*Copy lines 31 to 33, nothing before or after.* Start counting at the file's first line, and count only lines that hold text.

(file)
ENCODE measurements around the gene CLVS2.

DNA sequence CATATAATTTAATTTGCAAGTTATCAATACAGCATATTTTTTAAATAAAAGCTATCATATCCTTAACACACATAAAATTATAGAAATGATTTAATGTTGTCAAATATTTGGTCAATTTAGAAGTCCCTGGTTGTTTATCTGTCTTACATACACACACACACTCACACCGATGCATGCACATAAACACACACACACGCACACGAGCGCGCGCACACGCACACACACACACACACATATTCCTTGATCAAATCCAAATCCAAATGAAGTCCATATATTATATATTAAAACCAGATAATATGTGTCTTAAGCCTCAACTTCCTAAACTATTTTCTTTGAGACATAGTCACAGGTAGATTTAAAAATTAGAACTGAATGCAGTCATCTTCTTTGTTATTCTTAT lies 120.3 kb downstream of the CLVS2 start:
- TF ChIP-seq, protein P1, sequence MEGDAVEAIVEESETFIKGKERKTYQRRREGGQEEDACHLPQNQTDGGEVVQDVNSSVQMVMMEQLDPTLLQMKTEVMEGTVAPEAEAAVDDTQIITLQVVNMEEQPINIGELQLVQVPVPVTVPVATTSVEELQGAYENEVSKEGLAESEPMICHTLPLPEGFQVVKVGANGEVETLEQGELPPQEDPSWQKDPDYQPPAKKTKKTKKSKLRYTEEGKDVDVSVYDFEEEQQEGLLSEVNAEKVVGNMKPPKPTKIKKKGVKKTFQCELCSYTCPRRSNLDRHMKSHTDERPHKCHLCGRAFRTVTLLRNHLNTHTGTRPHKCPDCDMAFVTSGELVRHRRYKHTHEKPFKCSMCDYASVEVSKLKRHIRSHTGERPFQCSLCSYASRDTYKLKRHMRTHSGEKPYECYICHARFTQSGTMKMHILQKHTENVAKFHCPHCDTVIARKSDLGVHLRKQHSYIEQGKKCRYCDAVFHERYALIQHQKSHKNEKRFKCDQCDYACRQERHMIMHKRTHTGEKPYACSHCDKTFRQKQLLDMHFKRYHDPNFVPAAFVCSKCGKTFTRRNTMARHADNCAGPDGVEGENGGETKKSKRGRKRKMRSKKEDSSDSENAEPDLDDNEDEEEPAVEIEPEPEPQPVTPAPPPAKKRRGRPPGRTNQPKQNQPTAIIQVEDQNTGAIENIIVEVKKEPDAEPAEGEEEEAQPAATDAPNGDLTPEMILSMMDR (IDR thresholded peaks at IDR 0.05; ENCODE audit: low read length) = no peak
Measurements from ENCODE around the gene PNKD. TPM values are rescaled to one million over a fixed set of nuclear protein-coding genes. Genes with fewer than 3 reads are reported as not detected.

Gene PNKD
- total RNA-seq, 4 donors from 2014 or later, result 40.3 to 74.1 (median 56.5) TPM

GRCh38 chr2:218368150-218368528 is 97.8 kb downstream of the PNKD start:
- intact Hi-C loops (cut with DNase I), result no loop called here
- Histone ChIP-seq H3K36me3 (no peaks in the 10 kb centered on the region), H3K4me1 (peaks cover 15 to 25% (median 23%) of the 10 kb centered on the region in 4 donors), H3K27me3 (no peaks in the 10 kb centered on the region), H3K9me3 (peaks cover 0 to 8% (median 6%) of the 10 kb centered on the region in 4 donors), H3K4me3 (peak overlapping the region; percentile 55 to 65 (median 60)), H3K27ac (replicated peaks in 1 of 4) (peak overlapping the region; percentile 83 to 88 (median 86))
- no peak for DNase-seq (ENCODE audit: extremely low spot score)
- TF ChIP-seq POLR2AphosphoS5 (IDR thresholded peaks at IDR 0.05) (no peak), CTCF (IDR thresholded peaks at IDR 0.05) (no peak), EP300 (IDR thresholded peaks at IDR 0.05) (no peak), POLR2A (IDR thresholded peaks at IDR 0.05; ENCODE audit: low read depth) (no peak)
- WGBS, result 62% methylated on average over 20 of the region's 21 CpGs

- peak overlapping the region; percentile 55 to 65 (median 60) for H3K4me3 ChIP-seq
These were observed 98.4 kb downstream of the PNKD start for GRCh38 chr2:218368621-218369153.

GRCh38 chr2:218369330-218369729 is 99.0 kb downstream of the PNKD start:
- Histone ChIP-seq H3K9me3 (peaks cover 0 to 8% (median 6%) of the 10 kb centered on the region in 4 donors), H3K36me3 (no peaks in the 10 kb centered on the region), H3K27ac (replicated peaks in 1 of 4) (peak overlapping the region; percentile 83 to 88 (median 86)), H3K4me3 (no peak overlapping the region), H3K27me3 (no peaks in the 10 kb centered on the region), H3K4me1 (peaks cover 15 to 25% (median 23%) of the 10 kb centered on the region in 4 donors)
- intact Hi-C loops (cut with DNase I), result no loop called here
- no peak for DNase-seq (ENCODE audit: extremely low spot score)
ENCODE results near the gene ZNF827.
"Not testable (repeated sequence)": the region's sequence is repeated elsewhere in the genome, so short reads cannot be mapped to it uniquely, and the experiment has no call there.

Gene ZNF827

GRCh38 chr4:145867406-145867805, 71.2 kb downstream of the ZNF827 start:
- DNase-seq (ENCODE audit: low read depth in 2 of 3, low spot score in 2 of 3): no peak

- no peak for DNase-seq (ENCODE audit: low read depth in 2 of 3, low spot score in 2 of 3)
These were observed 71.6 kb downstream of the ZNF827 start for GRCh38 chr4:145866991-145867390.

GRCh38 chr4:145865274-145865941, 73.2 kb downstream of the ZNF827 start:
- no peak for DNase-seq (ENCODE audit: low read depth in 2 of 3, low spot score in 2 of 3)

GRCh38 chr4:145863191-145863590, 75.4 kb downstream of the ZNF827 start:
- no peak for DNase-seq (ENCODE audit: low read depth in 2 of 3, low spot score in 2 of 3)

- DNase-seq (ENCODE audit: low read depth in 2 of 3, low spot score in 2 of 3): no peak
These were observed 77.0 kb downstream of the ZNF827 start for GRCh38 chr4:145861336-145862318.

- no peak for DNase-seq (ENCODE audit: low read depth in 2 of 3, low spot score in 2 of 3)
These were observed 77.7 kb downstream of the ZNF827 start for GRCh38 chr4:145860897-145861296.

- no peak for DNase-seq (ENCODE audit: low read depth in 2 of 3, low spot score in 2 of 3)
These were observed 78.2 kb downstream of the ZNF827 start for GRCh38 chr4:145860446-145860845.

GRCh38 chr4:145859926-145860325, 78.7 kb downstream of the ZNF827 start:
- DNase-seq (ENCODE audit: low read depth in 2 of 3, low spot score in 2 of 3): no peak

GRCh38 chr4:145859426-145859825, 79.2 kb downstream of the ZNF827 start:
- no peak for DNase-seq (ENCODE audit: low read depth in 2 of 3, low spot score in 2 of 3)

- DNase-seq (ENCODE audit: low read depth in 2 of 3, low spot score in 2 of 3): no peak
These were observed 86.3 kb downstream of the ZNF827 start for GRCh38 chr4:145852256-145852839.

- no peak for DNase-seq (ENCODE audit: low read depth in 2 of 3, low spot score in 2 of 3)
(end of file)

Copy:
These were observed 77.0 kb downstream of the ZNF827 start for GRCh38 chr4:145861336-145862318.

- no peak for DNase-seq (ENCODE audit: low read depth in 2 of 3, low spot score in 2 of 3)
These were observed 77.7 kb downstream of the ZNF827 start for GRCh38 chr4:145860897-145861296.